Glancing at the Yankees’ lineup, the eyes are immediately drawn to the heart of the order.
Giancarlo Stanton is a reigning MVP. Didi Gregorius looks like one right now. So does Aaron Judge after finishing in second last year. Gary Sánchez, well, he’s capable of doing some damage, too. Each have performed to varying degrees more than a month into the season, but there’s no denying New York boasts the deadliest quartet of hitters in the majors.
The names above are all household at this point, the core to an offensive powerhouse. As the stars get all the attention, however, the Yankees also have a trio of rookies using bats to carve out their own reputations.
Miguel Andújar, Gleyber Torres and Tyler Austin – yep, he’s still a rookie – are all swinging hot bats in the early going. What’s especially impressive is that they are doing so after being thrown into their current roles unexpectedly.
Start with Torres, the most recent of the callups.
The 21-year-old has yet to really wow in any given moment, but his approach at the plate – and off the field – makes him look wise beyond his years.
Torres only has 10 major league games under his belt thus far, but he’s already flashed glimpses as to why he was one of the top prospects in baseball. With 10 hits in 34 at-bats (.294), Torres has provided the Yankees with production at second base that was sorely missed when Tyler Wade and Neil Walker were manning the position.
With Torres up, the position will no longer feature a platoon. Aaron Boone made it clear when the Yankees called the kid up he would not be a short-term replacement, but a permanent fixture.
It’s yet to be determined if that will be the case for the other rookies, though Andújar and Austin are doing everything in their power to put that question to rest.
Both, after initially not making the Opening Day roster despite scorching springs, have carried their bats into the season. Austin has been up from the start after Greg Bird suffered a last-minute ankle injury, while Andújar was quickly promoted after Brandon Drury revealed he had been battling blurred vision and migraines for years.
Andújar has been an extra-base hit machine, tallying 12 doubles, one triple and three homers to go along with 12 RBI in 22 games. He’s hitting .287 over 87 at-bats. While his defense is still a work in progress, Andújar has proven to the world what the Yankees have known since last season: he can mash big league pitching.
Austin has done much of the same, picking up six doubles, five homers and 16 RBI in 17 games. He’s hitting .273 with a .933 OPS - he went 0-4 on Tuesday in his return from suspension.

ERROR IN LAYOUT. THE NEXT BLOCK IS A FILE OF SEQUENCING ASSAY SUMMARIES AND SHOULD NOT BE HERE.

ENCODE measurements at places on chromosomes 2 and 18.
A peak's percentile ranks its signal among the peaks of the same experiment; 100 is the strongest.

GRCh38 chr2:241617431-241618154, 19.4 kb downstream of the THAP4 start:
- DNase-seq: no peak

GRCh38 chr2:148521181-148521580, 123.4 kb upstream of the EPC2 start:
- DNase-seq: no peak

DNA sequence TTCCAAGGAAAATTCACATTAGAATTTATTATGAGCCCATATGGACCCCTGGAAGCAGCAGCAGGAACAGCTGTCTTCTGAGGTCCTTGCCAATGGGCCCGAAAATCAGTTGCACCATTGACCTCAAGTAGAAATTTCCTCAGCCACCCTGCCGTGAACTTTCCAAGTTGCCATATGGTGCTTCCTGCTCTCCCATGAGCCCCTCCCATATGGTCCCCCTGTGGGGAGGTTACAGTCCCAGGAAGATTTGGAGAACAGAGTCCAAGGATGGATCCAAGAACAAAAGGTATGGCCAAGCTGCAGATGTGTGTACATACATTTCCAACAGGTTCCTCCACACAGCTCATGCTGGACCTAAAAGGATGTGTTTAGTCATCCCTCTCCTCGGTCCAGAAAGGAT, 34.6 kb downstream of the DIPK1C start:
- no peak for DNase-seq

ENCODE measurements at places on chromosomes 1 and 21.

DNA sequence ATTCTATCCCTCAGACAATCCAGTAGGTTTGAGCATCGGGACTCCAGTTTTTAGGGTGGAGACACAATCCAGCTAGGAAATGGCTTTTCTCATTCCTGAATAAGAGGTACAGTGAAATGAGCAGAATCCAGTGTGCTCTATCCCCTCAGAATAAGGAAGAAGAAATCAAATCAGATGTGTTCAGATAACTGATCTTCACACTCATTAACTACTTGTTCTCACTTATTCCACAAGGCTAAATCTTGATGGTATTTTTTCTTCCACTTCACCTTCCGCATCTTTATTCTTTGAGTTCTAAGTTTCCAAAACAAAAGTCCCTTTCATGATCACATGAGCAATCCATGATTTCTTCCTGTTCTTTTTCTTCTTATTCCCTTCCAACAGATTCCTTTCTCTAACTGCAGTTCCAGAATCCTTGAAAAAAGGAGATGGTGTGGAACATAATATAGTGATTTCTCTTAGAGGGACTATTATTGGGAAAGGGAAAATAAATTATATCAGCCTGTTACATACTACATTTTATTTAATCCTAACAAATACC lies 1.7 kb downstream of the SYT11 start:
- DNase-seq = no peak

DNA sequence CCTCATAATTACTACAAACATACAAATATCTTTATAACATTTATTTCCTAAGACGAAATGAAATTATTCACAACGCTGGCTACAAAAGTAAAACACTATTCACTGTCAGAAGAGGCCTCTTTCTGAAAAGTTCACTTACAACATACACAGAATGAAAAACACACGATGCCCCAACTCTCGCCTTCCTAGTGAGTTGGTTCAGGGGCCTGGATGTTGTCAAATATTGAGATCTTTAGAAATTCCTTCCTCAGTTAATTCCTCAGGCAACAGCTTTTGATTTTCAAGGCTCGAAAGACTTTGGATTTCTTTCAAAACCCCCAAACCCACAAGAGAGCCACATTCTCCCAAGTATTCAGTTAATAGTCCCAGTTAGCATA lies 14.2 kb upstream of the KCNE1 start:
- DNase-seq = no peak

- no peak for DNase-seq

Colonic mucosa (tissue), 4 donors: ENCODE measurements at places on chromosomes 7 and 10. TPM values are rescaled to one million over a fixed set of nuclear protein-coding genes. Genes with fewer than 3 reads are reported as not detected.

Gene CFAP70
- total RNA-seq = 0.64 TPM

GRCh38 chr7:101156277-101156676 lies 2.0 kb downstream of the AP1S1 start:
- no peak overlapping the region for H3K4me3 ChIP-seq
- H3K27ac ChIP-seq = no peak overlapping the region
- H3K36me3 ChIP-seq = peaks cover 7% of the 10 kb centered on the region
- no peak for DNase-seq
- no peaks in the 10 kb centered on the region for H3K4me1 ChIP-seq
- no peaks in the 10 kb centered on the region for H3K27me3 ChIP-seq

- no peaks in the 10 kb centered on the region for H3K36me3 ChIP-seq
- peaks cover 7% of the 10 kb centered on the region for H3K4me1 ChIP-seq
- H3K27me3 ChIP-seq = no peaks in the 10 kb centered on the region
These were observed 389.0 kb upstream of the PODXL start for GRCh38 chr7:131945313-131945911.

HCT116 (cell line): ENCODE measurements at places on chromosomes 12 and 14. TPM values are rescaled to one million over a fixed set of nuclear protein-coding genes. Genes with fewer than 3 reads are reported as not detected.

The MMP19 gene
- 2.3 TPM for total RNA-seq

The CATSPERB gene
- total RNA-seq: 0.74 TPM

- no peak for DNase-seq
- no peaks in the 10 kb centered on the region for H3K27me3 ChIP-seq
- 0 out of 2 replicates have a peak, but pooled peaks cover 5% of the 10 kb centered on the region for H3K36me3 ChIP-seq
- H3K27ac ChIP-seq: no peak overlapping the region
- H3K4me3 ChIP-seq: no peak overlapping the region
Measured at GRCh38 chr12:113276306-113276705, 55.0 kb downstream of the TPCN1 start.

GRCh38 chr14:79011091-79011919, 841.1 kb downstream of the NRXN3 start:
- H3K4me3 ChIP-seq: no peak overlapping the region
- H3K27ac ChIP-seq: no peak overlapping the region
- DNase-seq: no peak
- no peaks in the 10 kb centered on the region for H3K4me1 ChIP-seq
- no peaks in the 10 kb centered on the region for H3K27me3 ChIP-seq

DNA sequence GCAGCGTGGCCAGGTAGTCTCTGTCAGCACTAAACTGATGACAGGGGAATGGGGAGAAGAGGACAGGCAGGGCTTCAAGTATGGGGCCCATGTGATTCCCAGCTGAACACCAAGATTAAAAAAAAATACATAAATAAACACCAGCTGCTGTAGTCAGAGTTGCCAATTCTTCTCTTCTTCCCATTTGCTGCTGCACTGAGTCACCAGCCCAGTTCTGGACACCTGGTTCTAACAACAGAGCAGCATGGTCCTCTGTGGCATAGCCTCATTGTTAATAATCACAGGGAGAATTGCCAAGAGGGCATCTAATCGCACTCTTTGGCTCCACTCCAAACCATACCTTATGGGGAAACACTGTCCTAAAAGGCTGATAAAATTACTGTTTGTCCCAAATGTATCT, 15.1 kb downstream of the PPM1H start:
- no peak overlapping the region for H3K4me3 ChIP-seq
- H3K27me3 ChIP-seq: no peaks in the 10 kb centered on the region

While Torres has his spot locked down, it will be interesting to see what happens when Andújar’s and Austin’s respective predecessors return. Bird is still weeks away, but Drury should be back any day now. The Yankees are big on all four players, which means Boone will have to pull off a balancing act.
Bronx Bomber Bullets
As mentioned above, the Yankees are about to have a logjam in their infield. With Andújar and Austin raking, Drury on his way back and Ronald Torreyes producing off the bench, that leaves Neil Walker (.165) as the logical odd man out. However, Walker provides versatility as a defender and as a switch-hitter. Will the Yankees part with him and his $4 million salary in favor of youngsters who still have minor league options?
Didi Gregorius has displayed some serious power this season, but he still balks at the idea of being labeled a home run hitter. He insists his only goal is to hit line drives – if the ball goes into the seats, so be it.
Luis Severino looks intent on confirming last season’s Cy Young bid was no fluke. The Yankees ace is off to a fine start, and one reason is an upgraded arsenal. The 24-year-old has found a way to vary his slider, alternating between faster pitches with tighter breaks and slower pitches with more swooping action. Such methods seem rather rude when Severino’s original slider was nasty enough and his fastball sits at 98.
Sonny Gray has really struggled this season, but his most recent performance was reason for hope. Facing the Astros on Monday, Gray allowed two earned runs over six innings. It’s worth noting Austin Romine, not Gary Sánchez, was behind the plate for that game. Regardless of who catches him, New York has to hope Gray builds on that start as he continues to work on harnessing his electric stuff.
Speaking of hope, the Yankees are surely praying Jordan Montgomery’s left elbow tightness is nothing major. He left his Tuesday start in Houston after one inning and flew to New York to see a specialist. Aaron Boone said it’s likely Domingo Germán will take Montgomery’s next turn in the rotation after four shutout innings of relief, but there’s still optimism the southpaw’s injury is not serious.